Pyrus sp., commonly known as Southern Pear, is a deciduous tree that typically grows between 10 to 20 feet in height. This tree is known for its vigorous growth and produces white to off-white colored flowers. It can be grown in USDA Zone 5-9 and requires regular watering to thrive.
The pear fruit produced by this tree is juicy, crisp-fleshed and contains creamy white flesh that is sweet and flavorful with a hint of tartness. Some cultivars can improve in quality when stored in a cool, dark place. They can be eaten as-is, canned, or used for preserves. The fruit is low in calories, free of cholesterol, and is a good source of dietary fiber and vitamin C. A mature Southern Pear tree can produce between 15 to 20 pounds of fruit annually.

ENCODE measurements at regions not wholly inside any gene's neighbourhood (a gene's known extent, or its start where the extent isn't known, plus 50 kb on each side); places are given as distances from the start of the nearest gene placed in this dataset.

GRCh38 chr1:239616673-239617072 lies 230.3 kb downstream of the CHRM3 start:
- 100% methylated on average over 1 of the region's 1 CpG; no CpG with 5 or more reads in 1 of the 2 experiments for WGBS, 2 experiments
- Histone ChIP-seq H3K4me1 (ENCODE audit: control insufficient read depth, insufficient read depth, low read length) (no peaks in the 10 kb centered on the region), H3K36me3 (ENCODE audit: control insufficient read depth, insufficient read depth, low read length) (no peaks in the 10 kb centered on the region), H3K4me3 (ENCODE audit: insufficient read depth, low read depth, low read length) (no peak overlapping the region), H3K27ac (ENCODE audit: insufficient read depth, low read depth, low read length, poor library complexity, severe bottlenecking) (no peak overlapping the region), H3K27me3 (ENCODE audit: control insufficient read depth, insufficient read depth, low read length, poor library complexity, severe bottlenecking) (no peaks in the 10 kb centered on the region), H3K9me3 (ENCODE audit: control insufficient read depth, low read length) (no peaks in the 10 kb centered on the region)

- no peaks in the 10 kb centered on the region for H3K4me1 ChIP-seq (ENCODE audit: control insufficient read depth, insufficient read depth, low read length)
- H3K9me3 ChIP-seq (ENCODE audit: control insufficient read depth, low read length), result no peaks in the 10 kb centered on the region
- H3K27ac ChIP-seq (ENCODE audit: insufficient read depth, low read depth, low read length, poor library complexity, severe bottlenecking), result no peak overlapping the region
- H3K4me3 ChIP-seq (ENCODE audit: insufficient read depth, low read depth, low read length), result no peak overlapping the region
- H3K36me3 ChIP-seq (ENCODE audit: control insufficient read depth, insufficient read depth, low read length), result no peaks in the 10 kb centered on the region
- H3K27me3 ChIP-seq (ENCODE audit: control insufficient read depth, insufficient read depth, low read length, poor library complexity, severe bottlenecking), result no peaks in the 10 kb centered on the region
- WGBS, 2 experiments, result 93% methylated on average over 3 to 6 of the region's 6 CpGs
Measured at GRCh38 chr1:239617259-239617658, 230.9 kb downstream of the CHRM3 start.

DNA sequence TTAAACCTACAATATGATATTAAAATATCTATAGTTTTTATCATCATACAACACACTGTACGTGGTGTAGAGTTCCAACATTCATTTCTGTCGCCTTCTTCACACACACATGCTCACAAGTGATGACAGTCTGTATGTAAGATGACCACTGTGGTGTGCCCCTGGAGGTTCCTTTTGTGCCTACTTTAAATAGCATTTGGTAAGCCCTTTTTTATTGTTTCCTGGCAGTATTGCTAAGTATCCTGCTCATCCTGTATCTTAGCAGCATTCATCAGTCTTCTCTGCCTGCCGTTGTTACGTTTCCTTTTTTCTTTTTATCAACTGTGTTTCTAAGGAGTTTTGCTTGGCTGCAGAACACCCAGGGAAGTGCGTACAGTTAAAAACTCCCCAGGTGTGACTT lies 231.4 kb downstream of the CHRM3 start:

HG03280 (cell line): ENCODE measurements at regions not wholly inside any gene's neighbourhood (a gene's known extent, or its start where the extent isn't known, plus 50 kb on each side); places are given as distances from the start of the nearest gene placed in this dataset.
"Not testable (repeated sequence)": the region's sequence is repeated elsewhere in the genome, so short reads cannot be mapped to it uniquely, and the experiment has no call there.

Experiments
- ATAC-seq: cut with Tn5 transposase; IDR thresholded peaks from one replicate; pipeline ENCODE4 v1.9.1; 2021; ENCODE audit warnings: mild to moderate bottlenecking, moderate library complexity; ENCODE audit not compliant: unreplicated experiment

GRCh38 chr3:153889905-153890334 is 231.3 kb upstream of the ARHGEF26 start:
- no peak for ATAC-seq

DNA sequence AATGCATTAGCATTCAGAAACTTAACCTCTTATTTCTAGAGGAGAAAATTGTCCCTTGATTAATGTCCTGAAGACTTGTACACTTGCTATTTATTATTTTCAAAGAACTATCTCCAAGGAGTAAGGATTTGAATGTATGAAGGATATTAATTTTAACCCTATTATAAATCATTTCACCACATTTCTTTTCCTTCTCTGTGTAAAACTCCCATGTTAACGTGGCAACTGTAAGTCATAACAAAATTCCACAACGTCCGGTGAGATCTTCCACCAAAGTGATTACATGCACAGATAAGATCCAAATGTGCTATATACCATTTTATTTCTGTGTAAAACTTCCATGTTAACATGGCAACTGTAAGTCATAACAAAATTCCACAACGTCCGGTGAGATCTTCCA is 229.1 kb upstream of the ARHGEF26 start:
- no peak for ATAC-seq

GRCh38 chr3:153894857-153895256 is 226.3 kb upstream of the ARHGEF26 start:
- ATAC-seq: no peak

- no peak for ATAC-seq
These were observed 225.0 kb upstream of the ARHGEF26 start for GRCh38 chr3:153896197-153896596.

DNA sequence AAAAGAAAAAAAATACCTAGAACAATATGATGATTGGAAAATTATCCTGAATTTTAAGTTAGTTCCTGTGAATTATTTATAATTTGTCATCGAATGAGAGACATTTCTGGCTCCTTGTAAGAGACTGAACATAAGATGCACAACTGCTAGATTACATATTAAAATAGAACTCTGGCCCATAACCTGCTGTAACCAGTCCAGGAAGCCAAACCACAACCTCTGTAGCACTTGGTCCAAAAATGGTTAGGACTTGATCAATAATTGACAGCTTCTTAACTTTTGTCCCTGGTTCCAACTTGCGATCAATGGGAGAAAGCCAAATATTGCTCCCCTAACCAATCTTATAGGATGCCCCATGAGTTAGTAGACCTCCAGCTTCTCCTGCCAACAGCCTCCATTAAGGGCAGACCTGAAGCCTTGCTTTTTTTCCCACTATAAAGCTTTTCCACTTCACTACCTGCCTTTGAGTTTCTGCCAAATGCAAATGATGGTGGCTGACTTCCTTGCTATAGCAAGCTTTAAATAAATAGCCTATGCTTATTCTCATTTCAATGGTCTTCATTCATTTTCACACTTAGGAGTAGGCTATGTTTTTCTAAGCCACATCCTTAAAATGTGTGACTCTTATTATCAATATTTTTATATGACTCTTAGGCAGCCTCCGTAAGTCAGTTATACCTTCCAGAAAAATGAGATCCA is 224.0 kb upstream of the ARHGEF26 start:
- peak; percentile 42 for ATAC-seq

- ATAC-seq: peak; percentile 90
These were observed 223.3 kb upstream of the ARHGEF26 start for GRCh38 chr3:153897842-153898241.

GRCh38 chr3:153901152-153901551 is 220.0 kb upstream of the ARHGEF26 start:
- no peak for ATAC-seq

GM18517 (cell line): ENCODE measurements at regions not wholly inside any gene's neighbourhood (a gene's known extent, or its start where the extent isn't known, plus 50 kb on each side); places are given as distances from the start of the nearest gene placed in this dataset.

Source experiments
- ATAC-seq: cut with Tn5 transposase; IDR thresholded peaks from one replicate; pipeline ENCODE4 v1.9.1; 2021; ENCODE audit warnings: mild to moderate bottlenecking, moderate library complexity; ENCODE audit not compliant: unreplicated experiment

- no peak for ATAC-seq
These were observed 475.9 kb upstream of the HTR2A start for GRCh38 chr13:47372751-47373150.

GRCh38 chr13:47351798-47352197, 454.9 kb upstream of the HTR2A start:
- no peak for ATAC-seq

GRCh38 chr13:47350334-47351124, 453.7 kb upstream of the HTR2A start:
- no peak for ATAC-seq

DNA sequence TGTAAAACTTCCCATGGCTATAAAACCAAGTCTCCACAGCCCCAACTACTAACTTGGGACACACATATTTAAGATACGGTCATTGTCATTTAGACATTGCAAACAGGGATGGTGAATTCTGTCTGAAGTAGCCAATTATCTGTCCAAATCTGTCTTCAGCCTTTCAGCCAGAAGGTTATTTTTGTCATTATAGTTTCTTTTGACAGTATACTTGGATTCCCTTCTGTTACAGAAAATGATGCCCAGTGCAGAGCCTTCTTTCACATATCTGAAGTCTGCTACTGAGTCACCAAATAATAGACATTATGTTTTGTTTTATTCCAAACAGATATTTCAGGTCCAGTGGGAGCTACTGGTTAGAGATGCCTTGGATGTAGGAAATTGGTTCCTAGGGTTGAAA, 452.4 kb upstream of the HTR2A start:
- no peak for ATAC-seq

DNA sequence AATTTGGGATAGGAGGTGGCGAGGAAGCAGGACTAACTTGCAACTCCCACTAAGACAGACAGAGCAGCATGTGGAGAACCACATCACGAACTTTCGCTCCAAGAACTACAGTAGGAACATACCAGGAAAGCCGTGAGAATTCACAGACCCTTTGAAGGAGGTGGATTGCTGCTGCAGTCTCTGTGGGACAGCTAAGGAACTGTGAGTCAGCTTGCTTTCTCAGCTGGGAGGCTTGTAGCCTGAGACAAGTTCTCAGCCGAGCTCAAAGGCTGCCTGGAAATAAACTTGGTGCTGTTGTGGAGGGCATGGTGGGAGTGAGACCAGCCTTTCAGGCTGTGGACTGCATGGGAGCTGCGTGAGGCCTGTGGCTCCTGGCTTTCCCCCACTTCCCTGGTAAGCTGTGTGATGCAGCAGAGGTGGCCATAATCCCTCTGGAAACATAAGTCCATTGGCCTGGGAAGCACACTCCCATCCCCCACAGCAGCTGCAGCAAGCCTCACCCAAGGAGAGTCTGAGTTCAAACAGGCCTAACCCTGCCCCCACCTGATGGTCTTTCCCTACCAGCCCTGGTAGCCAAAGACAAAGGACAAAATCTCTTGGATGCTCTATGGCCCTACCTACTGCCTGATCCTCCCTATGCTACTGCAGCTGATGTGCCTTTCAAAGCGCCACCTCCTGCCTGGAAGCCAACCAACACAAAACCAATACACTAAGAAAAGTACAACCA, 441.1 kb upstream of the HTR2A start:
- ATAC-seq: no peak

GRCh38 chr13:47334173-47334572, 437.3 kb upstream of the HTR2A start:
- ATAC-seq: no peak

When planting a pear tree, it is recommended to plant two different varieties for cross-pollination in order to achieve a successful and abundant harvest. The tree should be planted in a sunny location with fertile, well-drained soil, and regular watering is necessary. In colder regions, growing the tree in a pot can provide extra protection and insulation from severe temperatures.